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United States Department of Agriculture

Agricultural Research Service

Research Project: ECOLOGY, SAMPLING, AND MODELING OF INSECT PESTS OF STORED GRAIN, PROCESSING FACILITIES, AND WAREHOUSES Title: Stored Grain Insect Area-wide Integrated Pest Management (IPM)

Authors
item Hagstrum, David - 5430-05-30 RETIRED
item Flinn, Paul
item Reed, Carl - KANSAS STATE UNIVERSITY
item Phillips, Thomas - OKLAHOMA STATE UNIVERSITY

Submitted to: Book Chapter
Publication Type: Other
Publication Acceptance Date: September 15, 2007
Publication Date: March 1, 2008
Citation: Hagstrum, D.W., Flinn, P.W., Reed, C.R., Phillips, T.W. 2008. Stored Grain Insect Areawide Pest Management. In: O.Koul, G. Cuperus, and N. Elliott (editors). Areawide Pest Management Theory and Implementation. Oxfordshire, UK: CAB International. p. 226-243.

Technical Abstract: When wheat is mixed with wheat from other locations as it moves through the grain-marketing system, insect infestation can be spread to larger quantities of wheat, which increases the overall cost of insect pest management. In Kansas and Oklahoma, insect infestations currently are managed primarily by calendar-based fumigation of all of the wheat at an elevator. Grain is not sampled to determine the most effective time for fumigation. Calendar-based fumigation of all of the grain at an elevator is not cost-effective because usually only a percentage of the bins require fumigation at any one time. Delaying the fumigation, when possible, until the fall has several benefits: 1) the grain can be cooled with aeration after a fall fumigation, which decreases subsequent population growth; 2) insect immigration rates into grain bins in the fall and winter are lower than during the summer; and 3) the necessity for a second fumigation is greatly reduced because of 1 and 2. Area-wide sampling-based pest management at each elevator or across the grain marketing system using decision support software can minimize the cost and maximize the effectiveness of insect pest management. In addition, it should reduce the risk of economic losses due to insects, the amount of wheat that is fumigated, and the frequency of fumigation.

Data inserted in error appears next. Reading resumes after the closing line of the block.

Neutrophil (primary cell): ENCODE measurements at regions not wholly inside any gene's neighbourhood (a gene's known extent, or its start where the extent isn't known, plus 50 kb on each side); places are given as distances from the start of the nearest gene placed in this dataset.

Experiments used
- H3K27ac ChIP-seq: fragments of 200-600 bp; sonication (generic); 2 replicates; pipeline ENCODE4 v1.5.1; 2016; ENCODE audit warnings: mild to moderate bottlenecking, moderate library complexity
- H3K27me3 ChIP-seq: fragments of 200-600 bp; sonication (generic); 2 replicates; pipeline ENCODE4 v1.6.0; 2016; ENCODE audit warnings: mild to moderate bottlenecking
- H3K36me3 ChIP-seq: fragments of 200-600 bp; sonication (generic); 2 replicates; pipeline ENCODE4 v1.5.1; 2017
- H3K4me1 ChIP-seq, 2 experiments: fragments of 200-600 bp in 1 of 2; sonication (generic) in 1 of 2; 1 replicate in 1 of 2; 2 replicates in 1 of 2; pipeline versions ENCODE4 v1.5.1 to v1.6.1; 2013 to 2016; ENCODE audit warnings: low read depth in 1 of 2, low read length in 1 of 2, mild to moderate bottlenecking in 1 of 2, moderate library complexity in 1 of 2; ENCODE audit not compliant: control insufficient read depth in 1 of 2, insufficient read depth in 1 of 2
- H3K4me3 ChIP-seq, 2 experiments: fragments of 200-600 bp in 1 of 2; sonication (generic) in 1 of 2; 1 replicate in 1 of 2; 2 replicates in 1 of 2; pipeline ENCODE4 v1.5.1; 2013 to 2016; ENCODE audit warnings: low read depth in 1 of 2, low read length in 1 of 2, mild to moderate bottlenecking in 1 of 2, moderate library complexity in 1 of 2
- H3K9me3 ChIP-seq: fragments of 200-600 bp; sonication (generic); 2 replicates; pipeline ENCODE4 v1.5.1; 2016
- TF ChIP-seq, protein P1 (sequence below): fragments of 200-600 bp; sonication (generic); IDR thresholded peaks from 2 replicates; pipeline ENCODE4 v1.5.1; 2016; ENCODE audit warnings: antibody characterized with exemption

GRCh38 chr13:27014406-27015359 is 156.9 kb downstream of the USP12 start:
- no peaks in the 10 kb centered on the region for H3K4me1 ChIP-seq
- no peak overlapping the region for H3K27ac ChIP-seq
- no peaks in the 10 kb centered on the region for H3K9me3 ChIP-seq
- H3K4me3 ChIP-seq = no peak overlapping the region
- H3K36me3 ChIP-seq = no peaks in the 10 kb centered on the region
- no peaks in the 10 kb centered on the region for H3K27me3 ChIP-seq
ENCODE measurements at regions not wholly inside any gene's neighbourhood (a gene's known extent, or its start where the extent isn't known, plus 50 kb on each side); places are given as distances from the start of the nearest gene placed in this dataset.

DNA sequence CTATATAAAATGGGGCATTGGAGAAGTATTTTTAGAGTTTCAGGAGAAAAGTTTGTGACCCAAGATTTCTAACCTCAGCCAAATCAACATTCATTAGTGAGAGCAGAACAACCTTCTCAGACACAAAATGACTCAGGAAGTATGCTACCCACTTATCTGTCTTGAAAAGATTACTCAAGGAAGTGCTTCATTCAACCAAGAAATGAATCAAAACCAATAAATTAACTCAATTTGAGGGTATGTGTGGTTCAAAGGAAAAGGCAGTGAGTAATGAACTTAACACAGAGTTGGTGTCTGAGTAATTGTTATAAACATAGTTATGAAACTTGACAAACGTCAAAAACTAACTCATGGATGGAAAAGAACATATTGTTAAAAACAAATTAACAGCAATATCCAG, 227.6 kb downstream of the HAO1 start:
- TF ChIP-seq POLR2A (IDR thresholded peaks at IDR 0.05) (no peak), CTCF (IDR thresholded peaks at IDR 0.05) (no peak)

Last Modified: 11/21/2014
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